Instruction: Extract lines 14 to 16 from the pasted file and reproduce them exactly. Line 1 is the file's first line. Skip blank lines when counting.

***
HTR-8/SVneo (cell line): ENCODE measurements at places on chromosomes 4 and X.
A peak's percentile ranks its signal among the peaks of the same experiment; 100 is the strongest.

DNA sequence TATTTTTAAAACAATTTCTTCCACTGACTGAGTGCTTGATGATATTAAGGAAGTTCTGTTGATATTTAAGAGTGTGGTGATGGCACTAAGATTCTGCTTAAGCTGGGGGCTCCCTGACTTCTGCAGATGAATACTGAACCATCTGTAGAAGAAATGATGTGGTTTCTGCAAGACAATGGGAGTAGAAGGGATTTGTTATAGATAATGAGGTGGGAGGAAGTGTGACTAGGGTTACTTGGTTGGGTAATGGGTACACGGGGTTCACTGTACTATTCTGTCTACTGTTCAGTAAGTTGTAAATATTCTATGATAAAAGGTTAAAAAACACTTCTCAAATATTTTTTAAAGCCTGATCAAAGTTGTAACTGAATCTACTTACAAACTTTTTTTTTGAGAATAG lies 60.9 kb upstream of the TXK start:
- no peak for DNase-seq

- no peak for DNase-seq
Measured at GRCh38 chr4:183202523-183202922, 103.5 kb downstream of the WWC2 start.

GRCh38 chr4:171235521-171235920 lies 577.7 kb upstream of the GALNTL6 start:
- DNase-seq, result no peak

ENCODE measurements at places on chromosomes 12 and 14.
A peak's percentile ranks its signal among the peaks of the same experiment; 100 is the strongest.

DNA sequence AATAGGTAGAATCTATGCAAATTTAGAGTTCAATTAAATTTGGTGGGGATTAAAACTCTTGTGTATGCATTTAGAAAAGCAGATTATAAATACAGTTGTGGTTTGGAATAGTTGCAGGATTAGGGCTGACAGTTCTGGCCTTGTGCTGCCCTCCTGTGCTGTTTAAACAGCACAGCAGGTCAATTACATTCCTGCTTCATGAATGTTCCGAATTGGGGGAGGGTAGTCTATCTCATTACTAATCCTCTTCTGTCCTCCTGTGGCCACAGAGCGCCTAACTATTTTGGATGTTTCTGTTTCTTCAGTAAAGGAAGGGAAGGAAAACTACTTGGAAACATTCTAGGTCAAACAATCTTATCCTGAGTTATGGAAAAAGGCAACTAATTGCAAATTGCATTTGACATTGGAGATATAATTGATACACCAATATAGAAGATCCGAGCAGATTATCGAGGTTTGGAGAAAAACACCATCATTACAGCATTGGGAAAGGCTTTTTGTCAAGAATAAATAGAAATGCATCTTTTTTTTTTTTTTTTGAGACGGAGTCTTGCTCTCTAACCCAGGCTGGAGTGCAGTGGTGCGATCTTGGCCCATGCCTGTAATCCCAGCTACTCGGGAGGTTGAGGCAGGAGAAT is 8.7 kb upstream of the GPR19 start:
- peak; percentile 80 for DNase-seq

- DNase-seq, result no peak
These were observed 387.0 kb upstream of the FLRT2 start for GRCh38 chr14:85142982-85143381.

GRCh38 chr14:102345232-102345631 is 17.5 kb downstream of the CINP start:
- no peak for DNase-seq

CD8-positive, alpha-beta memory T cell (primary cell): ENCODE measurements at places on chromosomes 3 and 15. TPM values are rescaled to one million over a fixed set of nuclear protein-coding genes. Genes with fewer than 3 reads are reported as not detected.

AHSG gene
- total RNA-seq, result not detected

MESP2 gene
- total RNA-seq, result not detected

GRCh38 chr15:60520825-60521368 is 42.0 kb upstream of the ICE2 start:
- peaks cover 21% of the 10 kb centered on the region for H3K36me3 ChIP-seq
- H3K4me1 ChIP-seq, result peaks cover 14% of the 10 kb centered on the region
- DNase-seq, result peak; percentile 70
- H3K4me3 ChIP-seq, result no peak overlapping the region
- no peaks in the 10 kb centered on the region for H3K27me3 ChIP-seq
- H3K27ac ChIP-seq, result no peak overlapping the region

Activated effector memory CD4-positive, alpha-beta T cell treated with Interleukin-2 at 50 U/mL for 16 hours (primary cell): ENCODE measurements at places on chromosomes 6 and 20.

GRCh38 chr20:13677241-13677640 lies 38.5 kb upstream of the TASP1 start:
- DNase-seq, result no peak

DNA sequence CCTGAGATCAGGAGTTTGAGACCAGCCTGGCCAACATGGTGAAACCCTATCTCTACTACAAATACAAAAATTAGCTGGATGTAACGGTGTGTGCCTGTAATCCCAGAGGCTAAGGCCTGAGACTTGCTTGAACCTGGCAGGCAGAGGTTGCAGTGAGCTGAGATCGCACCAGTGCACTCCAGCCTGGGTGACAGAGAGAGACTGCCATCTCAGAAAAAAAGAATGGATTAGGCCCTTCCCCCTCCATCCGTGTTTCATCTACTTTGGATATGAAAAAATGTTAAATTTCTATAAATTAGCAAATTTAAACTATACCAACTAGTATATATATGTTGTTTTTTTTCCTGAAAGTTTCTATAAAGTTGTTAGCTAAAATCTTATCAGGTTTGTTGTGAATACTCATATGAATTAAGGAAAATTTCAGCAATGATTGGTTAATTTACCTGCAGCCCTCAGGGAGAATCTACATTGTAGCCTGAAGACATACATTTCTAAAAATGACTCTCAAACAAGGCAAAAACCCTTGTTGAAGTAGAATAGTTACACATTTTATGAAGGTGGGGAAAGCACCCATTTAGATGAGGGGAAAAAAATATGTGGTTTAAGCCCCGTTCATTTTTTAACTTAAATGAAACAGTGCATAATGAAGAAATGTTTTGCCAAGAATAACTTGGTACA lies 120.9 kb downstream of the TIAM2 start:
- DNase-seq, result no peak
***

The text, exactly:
These were observed 387.0 kb upstream of the FLRT2 start for GRCh38 chr14:85142982-85143381.

GRCh38 chr14:102345232-102345631 is 17.5 kb downstream of the CINP start:
- no peak for DNase-seq